I’m conflicted by these thoughts to the point of almost using the word tormented instead. My abnormalities have never bothered me before, and there’s a lot there that really could bother me – so why is it bugging me so much now? It’s normal to want to have children and start a family. I have never been normal. I do not want to have children or start a family. It seems pretty cut and dry – it’s “normal”; so I don’t do it. Simple enough, right? Except .. I just can’t help feeling like I’m broken or bad or crossing-the-line different because I don’t want babies.
I’m admittedly curious about the whole process. I was only half-kidding when I offered my womb out for rent; to bring a baby to term for someone who can’t do it for themselves. After all, I’ll do anything once as long as I get to write about it afterward. It’s a cop-out, though – sure, I’ll go through the process, but only if I don’t have to take care of the kid afterwards. There’ll be no bonding for me, no instantaneous mother-child love that eclipses anything I’ve ever felt before. I’ll bake you a cupcake, but I’ll be damned if I’m going to eat it.
I’m sure I’ve incurred the wrath of my expecting friends for referring to their pregnancy as an infection – ha ha, they’re infected with baby! Sucks to be them! I don’t truly mean that of course; these children-to-be are wanted and loved and I am thrilled for the parents because they are so happy about it all. Even though I’m happy for them, I can’t stop thinking about babies in the same terms you use to describe radiation poisoning or the nasty flu that Ed has – it’s a foreign, outside cluster of cells that shouldn’t be there. A round of anti-biotics oughta clear that right up, then you can get on with your life.
Throughout all my over-thinking, I’ve done what I always do when I’m conflicted – I research the living hell out of it. I’ve clocked more time on parenting websites than I can count, looked up books, read other people’s tales. In fact, after work today I went out and picked up this book to see if it’ll clear up any of the things inside my head. It’s a subject people are passionate about, so there’s no shortage of opinions or stories or clinical studies for me to read. I’ve read about the biological clock and how the ticking cannot be ignored; how the first instant you see your child you’re transformed into a fierce mother hawk who’d do anything for that tiny person; the sudden awareness of a shocking depth of love for the child that wasn’t there five minutes ago. I’ve waited for these things to come to me, counting down to the unknown day when I wake up and suddenly feel that hollow ache of longing for the child I haven’t yet created; the day when everything just clicks and I realize that THIS is what all the fuss is about – I’m normal, I want a baby too, it’ll be totally awesome and I will be so COMPLETE – but so far, nothing. Nothing except the urge to pee and my ongoing confusion about why my friends are so willing to drop everything and turn their attention towards something you can’t (or at least shouldn’t) even sell on eBay when you get tired of it.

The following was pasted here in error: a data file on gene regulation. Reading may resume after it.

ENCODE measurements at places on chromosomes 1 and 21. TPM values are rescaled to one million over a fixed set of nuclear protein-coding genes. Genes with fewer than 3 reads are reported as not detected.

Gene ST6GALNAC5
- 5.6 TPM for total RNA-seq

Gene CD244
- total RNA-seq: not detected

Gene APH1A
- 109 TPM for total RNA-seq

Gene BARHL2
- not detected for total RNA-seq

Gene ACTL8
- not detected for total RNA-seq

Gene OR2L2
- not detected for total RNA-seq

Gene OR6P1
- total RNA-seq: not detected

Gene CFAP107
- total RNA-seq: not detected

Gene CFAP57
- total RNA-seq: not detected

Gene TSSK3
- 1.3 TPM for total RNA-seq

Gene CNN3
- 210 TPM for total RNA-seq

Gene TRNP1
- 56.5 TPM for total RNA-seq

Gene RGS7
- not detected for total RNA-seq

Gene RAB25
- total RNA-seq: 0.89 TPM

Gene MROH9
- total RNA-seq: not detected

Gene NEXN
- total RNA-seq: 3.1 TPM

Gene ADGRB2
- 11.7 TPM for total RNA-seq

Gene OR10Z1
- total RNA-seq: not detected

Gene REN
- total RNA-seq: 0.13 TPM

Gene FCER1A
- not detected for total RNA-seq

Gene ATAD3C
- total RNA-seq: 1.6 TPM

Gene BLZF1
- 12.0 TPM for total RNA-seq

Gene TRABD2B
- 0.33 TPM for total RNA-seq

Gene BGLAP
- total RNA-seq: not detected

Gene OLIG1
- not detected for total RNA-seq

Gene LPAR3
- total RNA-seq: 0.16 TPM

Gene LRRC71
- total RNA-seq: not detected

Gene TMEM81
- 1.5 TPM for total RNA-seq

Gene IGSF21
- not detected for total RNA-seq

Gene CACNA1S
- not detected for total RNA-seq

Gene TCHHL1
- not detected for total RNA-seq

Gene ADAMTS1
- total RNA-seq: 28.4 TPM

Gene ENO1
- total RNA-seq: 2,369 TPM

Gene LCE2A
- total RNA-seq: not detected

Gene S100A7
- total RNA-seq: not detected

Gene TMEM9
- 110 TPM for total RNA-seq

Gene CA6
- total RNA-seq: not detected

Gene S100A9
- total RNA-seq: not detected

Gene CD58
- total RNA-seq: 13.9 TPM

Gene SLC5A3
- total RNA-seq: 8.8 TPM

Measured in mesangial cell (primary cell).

That’s another thing that I think a lot about, too. I don’t understand giving up your freedom to take care of squalling infants. I’ve never understood the American Dream of 2.5 kids, an SUV in every garage and the white picket fence surrounding your house in the ‘burbs. I’ve tried to stop thinking about babies as the End of All Things, Ever – but I can’t. In giving birth to a new life, I sense the death of everything from before. No more fun. No more freedom. No more good times – how can you, when you have to take care of this thing that came out of you? Trade in your toys and party clothes and sense of adventure; your future is dirty diapers and minivans and soccer practices. While you’re attending PTA meetings and dealing with vomit from screaming babies, I’ll be playing video games and traveling and having ritzy soirees with swingers and playboys who lavish me with attention and diamonds and also many sexually satisfying adventures that do not in any way cause problems in the real world.